What Is Charitable Gift Life Insurance?

Charitable gift life insurance refers to a life insurance policy where the beneficiary is a registered charity. In doing so, the donor pays the premiums on the life insurance policy, with the intention that proceeds from the policy will be paid to one or more charitable organizations upon the donor's death.

The beneficiary or beneficiaries chosen must be a qualified 501(c)(3) charity that meets the Internal Revenue Service (IRS) definition of a nonprofit organization.

Key Takeaways

  • Charitable gift life insurance is a form of philanthropy in which a charity is listed as the beneficiary of a life insurance contract.
  • The donor pays the premiums associated with the contract until their death.
  • An insurance policy can be structured to give flexibility to the donor, such as by allowing them to change the beneficiary prior to their death.
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Life Insurance

How Charitable Gift Life Insurance Works

Charitable gift life insurance can be a convenient vehicle for philanthropy for several reasons. To begin, the death benefit paid upon the donor's death is excludable from their taxable estate. However, the donor does not receive a tax deduction for the premiums paid each year prior to their death.

These policies can also be helpful in making it absolutely clear where the donor wishes to donate their funds. After all, listing a charity as the beneficiary of a life insurance contract eliminates any ambiguity as to how the donor intended their money to be used. In this manner, charitable gift life insurance can help reduce the risk of legal disputes among the donor's surviving family members.

Important

Charitable gift life insurance can be structured to include multiple beneficiaries and can be written to ensure the identity of the donor or beneficiaries are anonymous, even after the donor's death. This can help avoid probate disputes.

Special Considerations

Depending on the details of the insurance contract, the donor may or may not retain the right to change the beneficiary of the life insurance policy prior to their death. By listing a charity as the policy's revocable beneficiary, the donor can enjoy the flexibility of changing their mind if their financial situation changes.

At the same time, donors can enjoy flexibility by withdrawing cash from their policies or even borrowing against the equity in their insurance contract. Of course, these activities would come at a cost, by reducing the amount of money available to the beneficiary upon the donor's death.

Charitable Giving Riders

Another option is to include a charitable giving rider that can be attached to a life insurance policy, instructing the insurer to pay a specific percentage of the policy's face value to a qualified charity of the policyholder's choice, although sometimes there are limitations placed on the maximum allowable gift amount. A rider is an insurance policy provision that adds benefits to or amends the terms of a basic insurance policy.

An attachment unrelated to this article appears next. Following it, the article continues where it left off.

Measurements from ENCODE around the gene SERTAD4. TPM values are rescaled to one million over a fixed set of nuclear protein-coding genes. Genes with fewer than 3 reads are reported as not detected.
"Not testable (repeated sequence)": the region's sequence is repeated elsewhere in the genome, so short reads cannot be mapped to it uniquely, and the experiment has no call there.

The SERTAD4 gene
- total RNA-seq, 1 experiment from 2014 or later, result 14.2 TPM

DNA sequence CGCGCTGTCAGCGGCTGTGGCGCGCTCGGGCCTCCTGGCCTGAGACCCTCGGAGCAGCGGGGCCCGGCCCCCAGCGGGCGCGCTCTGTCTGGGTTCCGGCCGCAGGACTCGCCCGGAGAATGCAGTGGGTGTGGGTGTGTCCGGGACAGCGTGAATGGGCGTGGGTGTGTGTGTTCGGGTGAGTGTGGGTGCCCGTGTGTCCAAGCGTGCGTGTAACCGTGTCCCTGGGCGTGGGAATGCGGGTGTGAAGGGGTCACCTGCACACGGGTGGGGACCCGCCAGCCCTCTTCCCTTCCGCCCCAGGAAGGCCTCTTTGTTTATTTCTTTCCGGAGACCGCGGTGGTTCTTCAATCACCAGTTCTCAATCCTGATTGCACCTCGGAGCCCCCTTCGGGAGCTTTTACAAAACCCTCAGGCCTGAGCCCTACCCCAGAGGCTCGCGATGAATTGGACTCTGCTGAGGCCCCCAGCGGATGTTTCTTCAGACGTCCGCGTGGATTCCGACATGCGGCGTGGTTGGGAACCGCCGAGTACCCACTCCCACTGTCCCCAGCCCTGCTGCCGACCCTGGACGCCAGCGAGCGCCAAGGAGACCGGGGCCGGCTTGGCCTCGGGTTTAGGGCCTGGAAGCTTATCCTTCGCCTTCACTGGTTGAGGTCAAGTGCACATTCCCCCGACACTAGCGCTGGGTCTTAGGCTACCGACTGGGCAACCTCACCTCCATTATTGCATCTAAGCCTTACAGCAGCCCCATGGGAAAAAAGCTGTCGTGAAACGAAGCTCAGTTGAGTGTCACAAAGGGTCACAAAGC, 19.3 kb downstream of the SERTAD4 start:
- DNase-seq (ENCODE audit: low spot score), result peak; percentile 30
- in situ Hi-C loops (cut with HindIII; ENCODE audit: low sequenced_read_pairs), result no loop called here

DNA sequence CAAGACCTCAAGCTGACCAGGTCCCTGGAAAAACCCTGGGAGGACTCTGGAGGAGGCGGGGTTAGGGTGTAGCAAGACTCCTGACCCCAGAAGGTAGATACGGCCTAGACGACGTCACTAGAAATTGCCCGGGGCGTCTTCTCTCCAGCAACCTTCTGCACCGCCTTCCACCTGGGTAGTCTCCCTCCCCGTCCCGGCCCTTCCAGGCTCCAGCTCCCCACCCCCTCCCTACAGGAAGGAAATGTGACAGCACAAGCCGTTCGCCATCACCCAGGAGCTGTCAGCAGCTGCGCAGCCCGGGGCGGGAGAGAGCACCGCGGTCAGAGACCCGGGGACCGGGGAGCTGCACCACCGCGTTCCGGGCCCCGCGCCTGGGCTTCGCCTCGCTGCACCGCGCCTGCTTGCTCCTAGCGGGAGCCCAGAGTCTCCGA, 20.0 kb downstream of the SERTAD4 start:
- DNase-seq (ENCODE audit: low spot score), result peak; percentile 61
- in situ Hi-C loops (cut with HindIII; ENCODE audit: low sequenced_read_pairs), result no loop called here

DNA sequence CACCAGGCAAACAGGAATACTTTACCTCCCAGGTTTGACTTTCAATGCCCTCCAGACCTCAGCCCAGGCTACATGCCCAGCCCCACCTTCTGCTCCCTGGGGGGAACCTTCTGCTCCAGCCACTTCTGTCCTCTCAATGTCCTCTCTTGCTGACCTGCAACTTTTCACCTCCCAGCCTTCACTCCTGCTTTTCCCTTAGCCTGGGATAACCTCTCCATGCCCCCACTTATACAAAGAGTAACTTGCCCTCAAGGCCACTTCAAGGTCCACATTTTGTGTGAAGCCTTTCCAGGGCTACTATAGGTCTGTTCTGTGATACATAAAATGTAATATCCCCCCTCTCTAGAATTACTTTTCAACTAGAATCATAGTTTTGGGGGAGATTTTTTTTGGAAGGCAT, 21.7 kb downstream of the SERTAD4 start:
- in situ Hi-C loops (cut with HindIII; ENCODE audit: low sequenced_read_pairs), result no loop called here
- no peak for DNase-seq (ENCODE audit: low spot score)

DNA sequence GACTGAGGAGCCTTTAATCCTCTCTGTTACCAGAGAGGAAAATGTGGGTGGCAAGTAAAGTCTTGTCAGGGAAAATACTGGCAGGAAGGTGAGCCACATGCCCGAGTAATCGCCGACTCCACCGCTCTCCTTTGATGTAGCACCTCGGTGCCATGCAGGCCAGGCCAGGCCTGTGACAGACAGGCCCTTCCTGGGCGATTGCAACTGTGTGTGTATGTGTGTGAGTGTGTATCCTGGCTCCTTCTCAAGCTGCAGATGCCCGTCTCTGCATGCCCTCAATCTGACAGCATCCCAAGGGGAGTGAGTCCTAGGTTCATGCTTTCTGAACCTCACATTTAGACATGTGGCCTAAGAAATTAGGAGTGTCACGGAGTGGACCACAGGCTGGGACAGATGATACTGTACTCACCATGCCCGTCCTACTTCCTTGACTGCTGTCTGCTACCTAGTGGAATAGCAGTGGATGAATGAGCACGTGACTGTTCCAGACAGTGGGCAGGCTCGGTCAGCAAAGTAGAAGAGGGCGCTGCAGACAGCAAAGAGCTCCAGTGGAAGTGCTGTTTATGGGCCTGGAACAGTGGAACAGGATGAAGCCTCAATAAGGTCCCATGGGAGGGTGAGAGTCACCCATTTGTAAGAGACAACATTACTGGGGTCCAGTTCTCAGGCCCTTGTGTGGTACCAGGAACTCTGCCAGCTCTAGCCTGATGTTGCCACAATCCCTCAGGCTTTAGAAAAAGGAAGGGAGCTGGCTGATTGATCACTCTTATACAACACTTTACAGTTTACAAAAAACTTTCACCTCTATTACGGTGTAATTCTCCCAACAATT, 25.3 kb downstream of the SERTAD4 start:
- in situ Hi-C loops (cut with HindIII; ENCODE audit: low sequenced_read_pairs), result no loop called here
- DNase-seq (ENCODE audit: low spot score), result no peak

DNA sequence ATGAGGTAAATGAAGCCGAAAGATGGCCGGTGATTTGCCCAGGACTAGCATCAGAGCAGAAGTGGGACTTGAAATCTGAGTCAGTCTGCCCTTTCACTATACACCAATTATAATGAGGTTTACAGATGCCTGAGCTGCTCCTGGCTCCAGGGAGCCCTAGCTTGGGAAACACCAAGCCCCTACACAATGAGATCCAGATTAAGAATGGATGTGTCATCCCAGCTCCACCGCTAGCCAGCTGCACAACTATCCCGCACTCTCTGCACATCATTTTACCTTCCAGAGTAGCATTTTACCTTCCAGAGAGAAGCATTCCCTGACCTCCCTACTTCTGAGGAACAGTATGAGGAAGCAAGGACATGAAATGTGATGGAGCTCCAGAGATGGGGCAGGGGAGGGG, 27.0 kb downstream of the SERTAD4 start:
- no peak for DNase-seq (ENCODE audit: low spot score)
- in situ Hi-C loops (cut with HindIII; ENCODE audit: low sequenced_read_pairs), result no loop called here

Charitable giving riders usually come at no additional cost and often do not reduce the cash value or the death benefit of the policy and effectively eliminate the need to create, pay for, and administrate separate gift trusts until the death of the insured.

Rather than naming a charity as a beneficiary or adding a rider that has a similar effect, the act of gifting a life insurance policy can greatly reduce the donor's taxable estate, which can save thousands of dollars in estate taxes for higher-income taxpayers.

Real-World Example of Charitable Gift Life Insurance

Mary is considering various options through which to support three prominent charities in her community. Aside from donating directly to those charities each year, another option available to her is to take a life insurance policy in which these three charities are listed as the beneficiary. Mary would then pay the premiums on this life insurance policy. When she dies, the death benefit from the policy would be paid to these charities.

Although the premiums paid on the policy will not be tax-deductible, the death benefit itself will be tax-deductible for estate planning purposes. Moreover, supporting the charities in this manner will have the added benefit of making it very clear to her surviving family members that the money in question is intended for these specific charities. For this reason, charitable gift life insurance can be a helpful way to reduce the risk of probate disputes.